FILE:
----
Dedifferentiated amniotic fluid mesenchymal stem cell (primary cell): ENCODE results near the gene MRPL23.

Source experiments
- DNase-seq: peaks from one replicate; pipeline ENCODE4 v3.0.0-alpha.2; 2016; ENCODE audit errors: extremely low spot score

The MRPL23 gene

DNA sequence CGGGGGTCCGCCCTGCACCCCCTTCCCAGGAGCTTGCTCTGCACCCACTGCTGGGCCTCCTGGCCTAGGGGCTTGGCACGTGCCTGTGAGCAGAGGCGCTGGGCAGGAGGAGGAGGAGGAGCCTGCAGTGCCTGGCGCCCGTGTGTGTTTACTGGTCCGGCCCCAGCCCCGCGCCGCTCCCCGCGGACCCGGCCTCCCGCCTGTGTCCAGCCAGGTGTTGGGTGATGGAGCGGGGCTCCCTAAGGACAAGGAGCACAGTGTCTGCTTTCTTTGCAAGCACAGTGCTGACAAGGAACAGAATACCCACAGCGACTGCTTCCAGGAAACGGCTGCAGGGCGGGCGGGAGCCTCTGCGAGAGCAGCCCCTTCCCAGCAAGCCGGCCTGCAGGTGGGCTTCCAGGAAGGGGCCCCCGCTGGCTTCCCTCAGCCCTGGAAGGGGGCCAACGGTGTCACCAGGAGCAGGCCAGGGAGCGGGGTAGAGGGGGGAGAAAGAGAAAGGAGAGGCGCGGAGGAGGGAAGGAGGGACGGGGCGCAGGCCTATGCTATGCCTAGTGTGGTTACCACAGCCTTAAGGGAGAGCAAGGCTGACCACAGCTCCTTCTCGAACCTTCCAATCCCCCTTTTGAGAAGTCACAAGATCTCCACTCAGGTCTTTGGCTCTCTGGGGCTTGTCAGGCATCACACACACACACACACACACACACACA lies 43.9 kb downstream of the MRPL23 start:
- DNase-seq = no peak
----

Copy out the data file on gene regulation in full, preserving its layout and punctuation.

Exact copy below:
Dedifferentiated amniotic fluid mesenchymal stem cell (primary cell): ENCODE results near the gene MRPL23.

Source experiments
- DNase-seq: peaks from one replicate; pipeline ENCODE4 v3.0.0-alpha.2; 2016; ENCODE audit errors: extremely low spot score

The MRPL23 gene

DNA sequence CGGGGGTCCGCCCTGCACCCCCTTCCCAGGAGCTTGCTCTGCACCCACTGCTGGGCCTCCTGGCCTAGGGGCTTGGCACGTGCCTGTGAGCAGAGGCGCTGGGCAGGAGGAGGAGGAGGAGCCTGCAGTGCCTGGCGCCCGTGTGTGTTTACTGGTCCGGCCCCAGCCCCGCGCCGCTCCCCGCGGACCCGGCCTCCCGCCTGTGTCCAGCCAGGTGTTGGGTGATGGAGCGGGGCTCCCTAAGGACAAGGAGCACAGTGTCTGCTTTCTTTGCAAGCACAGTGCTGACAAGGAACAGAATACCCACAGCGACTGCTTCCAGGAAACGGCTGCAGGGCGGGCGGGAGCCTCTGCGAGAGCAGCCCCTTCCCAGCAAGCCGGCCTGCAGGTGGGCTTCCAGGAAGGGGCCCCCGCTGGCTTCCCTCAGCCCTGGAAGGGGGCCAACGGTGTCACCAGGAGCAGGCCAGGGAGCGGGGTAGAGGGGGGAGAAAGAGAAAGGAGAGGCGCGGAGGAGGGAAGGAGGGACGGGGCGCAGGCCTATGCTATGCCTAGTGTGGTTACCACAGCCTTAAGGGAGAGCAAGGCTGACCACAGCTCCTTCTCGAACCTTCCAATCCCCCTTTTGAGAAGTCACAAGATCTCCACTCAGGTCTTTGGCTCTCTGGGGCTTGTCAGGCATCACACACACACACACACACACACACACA lies 43.9 kb downstream of the MRPL23 start:
- DNase-seq = no peak